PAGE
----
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First, I warmly welcome that announcement and that change and I invite the Minister to do likewise. I believe that if it is done well, this could offer an exciting shift in policy. It could finally allow us to join up 14-to-19 education in a genuinely coherent way. It could provide an opportunity finally to end the invidious gap between students in the sixth form and those at further education colleges. It could herald the opportunity mentioned in the White Paper for funding to follow the student, so that people in the 14-to-19 range could move between institutions if required in the light of the Governments reforms of diplomas. I view this as genuinely exciting and I hope that the Minister has reflected on the change over the past two weeks and will feel as excited as I am and willing to embrace it.
In order to generate the necessary change, we need legislation. I am trying to be helpful by tabling amending provisions to repeal part of the Learning and Skills Act 2000, which would be required for enactment. It will also be necessary to amend the Education and Inspections Act 2006 to place a new statutory duty on local authorities for 16 to 19-year-olds. That is not in order for this Bill, so I cannot do that, but I have done what I can to help. I hope that the Minister will receive it in the helpful spirit in which it is intended.
I assume that the Minister will respond in a few moments and say that he does not wish to enact these provisions now, but to go away, consult and consider them very carefully. If so, will he tell me when he wishes these changes to be brought forward and whether it is his intention to repeal the relevant section of the Learning and Skills Act? If not, why not? Does he intend to continue to use the Learning and Skills Council as a conduit for money for 16 to 19-year-olds? If so, does he not think that it could be an extra barrier of bureaucracy? If he thinks that the LSC should continue to play a role in 16-to-19 education, is it mainly in respect of apprenticeships?
There seems to be a bit of turf war going on at the moment between the Department for Innovation, Universities and Skills and the Department for Children, Schools and Families. I hope that the result of that turf war will be that, eventually, many apprenticeships will be transferred to the DSCF and not continue to remain with DIUS. Only in that way will we get genuinely joined-up treatment of all 14-to-19 provision. It would be unfortunate if that were to generate weird barriers between part-time and on-the-job learning.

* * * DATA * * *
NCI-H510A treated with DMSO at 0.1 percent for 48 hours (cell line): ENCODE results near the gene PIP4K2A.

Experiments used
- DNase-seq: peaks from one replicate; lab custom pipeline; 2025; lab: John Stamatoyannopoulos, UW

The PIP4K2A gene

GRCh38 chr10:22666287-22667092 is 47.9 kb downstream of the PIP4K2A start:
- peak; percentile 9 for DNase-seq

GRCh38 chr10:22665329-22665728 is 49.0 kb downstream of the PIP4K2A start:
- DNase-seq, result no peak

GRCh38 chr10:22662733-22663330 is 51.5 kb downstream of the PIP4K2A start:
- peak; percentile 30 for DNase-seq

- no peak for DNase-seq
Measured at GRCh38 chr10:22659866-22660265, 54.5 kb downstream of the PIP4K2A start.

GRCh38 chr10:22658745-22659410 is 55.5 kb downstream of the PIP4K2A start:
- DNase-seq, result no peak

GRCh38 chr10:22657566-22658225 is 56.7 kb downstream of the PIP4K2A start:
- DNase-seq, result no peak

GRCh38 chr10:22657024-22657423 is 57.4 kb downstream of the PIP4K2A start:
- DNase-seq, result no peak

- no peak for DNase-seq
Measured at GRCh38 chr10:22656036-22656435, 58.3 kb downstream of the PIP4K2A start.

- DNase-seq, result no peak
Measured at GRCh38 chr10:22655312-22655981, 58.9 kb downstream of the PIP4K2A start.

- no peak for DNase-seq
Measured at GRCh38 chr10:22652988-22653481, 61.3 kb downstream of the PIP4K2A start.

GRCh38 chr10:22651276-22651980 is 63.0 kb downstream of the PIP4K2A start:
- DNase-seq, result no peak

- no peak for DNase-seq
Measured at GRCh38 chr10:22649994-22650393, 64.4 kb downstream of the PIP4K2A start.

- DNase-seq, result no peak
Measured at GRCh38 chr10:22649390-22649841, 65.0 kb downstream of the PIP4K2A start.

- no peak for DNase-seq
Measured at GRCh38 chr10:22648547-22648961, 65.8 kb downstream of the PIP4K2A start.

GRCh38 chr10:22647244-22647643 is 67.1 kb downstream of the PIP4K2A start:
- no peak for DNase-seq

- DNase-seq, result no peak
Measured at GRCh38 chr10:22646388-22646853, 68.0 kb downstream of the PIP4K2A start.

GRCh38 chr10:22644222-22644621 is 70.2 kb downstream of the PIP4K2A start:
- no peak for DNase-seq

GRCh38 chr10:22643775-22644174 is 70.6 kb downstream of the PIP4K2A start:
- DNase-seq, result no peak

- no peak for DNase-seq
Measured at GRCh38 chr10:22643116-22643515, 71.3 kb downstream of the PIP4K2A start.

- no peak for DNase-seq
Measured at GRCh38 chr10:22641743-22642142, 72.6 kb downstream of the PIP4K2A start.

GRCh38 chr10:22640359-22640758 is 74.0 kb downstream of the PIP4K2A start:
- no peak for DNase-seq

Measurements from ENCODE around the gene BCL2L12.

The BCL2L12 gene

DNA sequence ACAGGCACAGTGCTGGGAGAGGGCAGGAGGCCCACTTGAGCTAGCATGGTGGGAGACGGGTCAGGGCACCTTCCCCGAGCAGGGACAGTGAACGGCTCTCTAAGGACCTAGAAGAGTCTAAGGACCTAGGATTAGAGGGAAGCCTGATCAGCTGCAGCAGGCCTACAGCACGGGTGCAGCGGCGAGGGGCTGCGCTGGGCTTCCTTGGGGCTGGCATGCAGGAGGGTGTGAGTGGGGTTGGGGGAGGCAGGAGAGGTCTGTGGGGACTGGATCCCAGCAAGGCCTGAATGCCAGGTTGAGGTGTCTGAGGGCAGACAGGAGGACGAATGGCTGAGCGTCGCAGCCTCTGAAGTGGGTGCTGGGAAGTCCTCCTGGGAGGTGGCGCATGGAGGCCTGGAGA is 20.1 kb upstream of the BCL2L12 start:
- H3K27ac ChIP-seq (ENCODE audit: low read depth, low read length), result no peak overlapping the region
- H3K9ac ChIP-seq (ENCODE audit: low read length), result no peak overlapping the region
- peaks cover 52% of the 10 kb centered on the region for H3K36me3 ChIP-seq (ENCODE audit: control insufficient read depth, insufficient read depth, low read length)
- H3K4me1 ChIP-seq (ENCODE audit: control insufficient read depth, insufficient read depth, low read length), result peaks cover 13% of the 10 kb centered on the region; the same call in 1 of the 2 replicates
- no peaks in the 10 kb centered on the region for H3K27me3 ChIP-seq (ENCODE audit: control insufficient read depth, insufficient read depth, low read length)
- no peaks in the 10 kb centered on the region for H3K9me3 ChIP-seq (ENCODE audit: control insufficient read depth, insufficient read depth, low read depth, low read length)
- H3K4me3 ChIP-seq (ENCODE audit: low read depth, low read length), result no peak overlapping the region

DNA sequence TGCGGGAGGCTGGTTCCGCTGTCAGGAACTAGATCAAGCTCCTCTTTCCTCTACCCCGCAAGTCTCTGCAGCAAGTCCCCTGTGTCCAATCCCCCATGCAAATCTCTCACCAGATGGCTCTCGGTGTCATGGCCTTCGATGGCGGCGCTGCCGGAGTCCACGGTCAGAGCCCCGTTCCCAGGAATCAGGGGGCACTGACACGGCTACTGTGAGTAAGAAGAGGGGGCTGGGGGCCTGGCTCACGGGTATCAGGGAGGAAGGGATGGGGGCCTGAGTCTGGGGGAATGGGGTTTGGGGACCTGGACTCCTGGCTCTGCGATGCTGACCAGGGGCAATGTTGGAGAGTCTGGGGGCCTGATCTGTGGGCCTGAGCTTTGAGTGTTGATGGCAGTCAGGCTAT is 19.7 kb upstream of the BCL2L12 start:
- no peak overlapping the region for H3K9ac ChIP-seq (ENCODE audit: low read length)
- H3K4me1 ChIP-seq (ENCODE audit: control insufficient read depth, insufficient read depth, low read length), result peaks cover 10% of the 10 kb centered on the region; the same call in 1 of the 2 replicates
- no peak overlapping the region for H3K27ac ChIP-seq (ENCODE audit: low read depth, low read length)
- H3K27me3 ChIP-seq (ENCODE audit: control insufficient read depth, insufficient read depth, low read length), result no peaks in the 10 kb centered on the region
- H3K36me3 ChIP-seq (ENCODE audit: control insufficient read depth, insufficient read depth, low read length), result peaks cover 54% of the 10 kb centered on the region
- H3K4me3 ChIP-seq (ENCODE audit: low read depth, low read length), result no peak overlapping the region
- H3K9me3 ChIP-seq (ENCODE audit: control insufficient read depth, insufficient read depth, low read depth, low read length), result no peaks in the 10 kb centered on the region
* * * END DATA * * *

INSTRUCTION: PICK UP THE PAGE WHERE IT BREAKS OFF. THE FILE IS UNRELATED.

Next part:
The important thing is how the transfer of 16-to-19 money is done: the transfer alone will not generate what we want if the money continues to be ring-fenced, and if the 0-to-16 funding continues to be ring-fenced in a separate grant. If there must be ring-fencingwhich, on the whole, I am not in favour ofit would be much better to ring-fence 14-to-19 funding, and then to have 0 to 13, or at least 0 to 10 and 11 to 13, in separate grants.
The announcement has enormous implications for the Bill. Indeed, it renders some aspects of the Bill redundant. Does the Minister intend to bring forward legislation at a later stage to amend the Bill in the light of the announcement? We are being asked to pass a Bill that contains a number of powers that will be irrelevant
if the Government move the 16-to19 moneyin particular, clause 17, which we will debate at some length on the next group of amendments, which gives intervention powers to the Learning and Skills Council. Were the money for 16 to 19-year-olds moved, however, many colleges would no longer have the LSC as their funding partner. That would seem to bring the proposal into question. Similarly, with regard to clauses 14 to 16, which refer to the merger, dissolution and publication of proposals for new colleges, the Learning and Skills Council may not fund such colleges at all, and would certainly never be the major funder. Of the £9 billion now provided by the LSC, the Government propose to move £6 billion to local authorities.
I hope that the Minister will tell us whether he intends to amend the Bill in the future. I do not feel comfortable passing a Bill now that gives powers to the LSC that will clearly become irrelevant in a relatively short period. It will be unhelpful if the Minister cannot assure me on the record that the Bill will be amended when the new proposals come forward, with respect not only to the duties on local authorities, but to other clauses that relate to LSC powers over colleges.
Even under the demand-led approach that we are moving towardswe envisage most of the funding going through the demand-led processthere would still be a relationship with the Learning and Skills Council. Funding would still come from the council. If it will not have the ultimate power of intervention, and if we want to protect the public purse and the public interest, who will take on the responsibility? [Official Report, Further Education and Training Public Bill Committee, 14 June 2007; c. 110.]